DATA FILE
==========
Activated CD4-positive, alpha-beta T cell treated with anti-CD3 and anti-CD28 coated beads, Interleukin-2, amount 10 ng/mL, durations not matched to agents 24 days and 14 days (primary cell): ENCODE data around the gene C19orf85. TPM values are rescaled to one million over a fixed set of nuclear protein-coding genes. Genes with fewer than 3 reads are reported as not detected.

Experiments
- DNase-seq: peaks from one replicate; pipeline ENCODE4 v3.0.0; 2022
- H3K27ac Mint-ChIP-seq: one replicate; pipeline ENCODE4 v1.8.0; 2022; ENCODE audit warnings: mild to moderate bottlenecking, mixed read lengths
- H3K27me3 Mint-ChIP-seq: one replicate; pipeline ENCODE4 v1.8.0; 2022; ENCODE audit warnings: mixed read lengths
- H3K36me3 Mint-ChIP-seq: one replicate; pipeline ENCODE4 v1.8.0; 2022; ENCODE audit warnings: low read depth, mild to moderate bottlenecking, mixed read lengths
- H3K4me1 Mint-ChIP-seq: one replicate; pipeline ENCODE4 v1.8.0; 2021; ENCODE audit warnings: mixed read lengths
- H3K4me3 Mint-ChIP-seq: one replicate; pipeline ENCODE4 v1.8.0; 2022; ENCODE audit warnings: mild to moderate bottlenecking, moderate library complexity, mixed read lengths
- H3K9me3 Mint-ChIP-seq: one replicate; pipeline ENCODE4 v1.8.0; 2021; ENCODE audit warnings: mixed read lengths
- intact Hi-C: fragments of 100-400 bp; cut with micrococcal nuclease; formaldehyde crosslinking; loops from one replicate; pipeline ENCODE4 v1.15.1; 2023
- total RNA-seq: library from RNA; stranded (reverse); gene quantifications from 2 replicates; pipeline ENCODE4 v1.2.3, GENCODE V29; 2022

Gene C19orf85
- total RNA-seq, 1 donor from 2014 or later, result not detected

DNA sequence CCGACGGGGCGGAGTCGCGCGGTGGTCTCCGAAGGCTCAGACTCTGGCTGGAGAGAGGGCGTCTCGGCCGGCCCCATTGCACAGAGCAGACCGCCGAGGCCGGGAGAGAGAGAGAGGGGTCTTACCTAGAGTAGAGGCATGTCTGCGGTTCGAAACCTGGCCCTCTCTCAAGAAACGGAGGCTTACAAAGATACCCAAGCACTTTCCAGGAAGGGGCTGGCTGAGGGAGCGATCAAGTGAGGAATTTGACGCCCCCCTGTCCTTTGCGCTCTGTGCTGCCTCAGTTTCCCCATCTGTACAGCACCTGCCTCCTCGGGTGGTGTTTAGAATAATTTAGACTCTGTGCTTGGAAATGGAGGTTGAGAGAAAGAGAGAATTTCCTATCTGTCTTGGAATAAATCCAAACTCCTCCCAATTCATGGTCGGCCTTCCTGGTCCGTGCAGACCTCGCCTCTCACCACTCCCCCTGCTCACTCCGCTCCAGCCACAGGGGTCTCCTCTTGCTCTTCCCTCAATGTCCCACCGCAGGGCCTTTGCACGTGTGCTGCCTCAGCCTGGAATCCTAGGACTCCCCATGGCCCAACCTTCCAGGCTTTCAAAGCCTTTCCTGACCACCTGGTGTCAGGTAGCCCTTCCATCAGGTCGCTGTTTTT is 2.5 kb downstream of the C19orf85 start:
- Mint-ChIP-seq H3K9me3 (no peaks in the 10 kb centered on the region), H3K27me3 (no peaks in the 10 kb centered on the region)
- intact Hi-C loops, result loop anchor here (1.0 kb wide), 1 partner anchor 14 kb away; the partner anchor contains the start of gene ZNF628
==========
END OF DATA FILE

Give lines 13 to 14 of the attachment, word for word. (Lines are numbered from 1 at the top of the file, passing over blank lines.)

- total RNA-seq, 1 donor from 2014 or later, result not detected

DNA sequence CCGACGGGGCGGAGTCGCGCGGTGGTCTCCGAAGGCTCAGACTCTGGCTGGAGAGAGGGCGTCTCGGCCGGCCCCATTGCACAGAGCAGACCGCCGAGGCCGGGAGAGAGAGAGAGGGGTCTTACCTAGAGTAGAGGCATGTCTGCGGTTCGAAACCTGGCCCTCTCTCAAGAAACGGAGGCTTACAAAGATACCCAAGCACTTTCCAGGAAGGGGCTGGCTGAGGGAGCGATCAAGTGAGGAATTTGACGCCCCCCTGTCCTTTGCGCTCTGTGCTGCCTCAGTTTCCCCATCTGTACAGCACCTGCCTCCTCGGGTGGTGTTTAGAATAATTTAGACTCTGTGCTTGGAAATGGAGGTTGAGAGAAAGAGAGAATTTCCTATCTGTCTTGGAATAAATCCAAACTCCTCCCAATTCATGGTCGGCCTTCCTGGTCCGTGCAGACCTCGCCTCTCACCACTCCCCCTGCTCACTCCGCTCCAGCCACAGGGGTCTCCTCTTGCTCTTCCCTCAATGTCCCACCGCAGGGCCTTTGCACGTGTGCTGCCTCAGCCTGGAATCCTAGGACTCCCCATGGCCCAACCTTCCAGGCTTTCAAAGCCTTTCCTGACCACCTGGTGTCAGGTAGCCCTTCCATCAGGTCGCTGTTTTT is 2.5 kb downstream of the C19orf85 start: